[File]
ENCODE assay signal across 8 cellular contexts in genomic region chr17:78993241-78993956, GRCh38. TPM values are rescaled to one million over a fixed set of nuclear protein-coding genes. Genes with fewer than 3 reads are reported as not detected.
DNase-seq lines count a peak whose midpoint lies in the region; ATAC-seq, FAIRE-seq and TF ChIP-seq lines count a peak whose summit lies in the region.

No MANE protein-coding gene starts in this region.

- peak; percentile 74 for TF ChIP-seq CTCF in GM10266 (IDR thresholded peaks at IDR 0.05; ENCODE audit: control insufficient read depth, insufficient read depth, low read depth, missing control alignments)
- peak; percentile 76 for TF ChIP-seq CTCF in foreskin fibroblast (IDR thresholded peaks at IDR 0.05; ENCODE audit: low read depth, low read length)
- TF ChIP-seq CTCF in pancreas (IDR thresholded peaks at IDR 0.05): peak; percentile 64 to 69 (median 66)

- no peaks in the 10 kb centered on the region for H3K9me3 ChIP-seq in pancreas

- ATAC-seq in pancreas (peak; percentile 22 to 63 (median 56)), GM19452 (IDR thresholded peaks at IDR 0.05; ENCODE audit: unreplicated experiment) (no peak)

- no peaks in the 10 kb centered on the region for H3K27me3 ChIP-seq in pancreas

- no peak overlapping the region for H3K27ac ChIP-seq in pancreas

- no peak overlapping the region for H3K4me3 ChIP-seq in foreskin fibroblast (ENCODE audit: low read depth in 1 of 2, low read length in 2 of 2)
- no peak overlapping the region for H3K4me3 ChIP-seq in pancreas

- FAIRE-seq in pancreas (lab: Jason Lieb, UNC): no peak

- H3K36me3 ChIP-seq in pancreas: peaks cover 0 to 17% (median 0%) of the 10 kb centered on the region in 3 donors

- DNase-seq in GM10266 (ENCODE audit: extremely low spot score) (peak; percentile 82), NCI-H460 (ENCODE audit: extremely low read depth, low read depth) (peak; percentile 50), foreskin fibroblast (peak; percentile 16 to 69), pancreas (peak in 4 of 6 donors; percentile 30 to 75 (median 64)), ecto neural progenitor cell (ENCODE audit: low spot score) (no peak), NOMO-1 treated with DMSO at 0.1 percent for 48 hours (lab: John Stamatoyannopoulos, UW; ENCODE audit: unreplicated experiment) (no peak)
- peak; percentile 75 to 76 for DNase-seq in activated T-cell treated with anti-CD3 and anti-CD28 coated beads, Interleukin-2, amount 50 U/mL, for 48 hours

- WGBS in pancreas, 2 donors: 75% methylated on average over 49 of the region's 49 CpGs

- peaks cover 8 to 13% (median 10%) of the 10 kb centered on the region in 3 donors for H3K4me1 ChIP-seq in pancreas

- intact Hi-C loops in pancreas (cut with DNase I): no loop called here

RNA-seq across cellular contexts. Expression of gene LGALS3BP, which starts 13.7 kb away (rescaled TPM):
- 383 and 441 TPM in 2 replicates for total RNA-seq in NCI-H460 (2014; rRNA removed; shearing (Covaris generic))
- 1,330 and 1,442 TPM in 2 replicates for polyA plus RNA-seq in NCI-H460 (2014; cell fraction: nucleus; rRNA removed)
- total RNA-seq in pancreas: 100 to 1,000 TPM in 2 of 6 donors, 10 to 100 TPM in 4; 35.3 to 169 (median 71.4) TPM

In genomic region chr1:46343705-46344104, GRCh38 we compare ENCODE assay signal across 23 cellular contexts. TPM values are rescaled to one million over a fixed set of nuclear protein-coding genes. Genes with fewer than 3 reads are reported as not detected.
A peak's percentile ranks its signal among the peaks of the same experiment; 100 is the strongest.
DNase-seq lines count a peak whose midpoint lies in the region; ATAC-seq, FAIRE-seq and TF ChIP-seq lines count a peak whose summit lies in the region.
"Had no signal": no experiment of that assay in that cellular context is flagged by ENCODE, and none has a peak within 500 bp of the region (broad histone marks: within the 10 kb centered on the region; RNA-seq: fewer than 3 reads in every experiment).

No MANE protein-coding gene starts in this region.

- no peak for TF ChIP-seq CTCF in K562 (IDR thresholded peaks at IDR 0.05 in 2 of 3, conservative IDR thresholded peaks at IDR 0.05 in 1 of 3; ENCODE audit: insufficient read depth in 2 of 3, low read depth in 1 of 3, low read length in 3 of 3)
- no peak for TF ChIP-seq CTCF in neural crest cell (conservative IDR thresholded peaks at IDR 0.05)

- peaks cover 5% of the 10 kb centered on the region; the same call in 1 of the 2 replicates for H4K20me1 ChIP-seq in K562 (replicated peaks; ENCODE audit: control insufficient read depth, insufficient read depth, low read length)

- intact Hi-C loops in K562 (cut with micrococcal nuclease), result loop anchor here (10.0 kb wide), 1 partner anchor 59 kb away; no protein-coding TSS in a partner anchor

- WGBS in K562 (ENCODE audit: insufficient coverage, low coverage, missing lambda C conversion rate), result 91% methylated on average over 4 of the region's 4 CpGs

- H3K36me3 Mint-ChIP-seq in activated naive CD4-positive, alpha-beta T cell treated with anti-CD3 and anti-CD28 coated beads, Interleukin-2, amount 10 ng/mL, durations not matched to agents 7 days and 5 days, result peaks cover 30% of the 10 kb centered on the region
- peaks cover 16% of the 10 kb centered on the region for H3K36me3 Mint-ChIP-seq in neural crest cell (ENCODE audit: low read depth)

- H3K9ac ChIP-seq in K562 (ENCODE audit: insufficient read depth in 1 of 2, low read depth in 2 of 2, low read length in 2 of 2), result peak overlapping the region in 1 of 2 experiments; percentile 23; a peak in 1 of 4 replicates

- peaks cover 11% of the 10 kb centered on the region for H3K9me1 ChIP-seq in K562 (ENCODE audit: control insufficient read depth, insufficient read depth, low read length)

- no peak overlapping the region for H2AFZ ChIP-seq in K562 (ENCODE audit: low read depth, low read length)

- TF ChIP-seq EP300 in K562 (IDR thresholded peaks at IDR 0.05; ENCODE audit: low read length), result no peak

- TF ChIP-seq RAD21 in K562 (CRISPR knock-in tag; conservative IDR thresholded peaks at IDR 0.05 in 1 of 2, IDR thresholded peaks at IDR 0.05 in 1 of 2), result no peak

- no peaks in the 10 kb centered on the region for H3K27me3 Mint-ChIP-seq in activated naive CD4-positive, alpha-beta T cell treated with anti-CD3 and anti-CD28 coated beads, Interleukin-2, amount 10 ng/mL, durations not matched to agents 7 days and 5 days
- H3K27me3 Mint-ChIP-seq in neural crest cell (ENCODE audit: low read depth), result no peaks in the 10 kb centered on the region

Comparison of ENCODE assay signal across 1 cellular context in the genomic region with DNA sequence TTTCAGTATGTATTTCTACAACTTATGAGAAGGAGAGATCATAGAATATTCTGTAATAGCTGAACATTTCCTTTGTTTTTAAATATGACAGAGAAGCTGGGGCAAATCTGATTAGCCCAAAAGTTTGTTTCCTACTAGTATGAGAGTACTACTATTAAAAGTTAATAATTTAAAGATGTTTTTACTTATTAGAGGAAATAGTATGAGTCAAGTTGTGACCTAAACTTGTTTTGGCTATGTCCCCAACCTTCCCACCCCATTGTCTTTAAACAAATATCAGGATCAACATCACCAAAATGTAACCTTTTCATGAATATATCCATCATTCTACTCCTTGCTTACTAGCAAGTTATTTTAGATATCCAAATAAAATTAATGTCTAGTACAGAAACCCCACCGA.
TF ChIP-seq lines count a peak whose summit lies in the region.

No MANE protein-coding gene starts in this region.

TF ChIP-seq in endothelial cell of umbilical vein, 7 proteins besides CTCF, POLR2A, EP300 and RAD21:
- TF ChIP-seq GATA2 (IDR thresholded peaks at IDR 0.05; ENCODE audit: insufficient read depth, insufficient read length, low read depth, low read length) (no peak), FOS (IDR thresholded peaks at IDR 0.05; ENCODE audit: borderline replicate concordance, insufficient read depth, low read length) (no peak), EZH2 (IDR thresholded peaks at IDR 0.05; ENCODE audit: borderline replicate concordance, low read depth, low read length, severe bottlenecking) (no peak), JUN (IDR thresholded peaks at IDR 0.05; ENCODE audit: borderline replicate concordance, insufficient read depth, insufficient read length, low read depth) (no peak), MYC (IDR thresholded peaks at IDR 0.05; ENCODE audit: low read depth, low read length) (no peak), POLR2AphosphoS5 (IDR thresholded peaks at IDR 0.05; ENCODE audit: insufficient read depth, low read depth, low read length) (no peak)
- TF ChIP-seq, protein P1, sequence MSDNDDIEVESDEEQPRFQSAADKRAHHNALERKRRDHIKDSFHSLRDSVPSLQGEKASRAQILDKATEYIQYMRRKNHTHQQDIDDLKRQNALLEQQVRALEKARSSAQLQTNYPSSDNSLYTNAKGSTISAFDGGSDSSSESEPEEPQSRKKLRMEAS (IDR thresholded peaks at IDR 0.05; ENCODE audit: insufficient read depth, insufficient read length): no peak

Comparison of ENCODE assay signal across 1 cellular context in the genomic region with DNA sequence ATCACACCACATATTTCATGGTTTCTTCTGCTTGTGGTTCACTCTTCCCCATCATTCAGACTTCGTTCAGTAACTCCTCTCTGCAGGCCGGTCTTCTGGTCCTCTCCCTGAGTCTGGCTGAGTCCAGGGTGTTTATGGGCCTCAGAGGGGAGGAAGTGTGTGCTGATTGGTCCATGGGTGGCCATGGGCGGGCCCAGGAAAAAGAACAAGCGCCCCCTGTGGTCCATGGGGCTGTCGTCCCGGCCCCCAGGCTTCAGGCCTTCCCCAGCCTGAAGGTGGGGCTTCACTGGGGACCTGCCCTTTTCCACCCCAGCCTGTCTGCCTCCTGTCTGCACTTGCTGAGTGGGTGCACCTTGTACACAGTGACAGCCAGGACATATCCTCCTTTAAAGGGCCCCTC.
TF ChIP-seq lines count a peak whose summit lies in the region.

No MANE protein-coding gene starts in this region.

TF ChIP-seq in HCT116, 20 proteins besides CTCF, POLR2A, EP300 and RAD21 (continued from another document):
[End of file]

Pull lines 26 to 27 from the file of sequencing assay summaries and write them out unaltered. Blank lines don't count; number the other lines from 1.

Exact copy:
DNase-seq lines count a peak whose midpoint lies in the region; ATAC-seq, FAIRE-seq and TF ChIP-seq lines count a peak whose summit lies in the region.
"Had no signal": no experiment of that assay in that cellular context is flagged by ENCODE, and none has a peak within 500 bp of the region (broad histone marks: within the 10 kb centered on the region; RNA-seq: fewer than 3 reads in every experiment).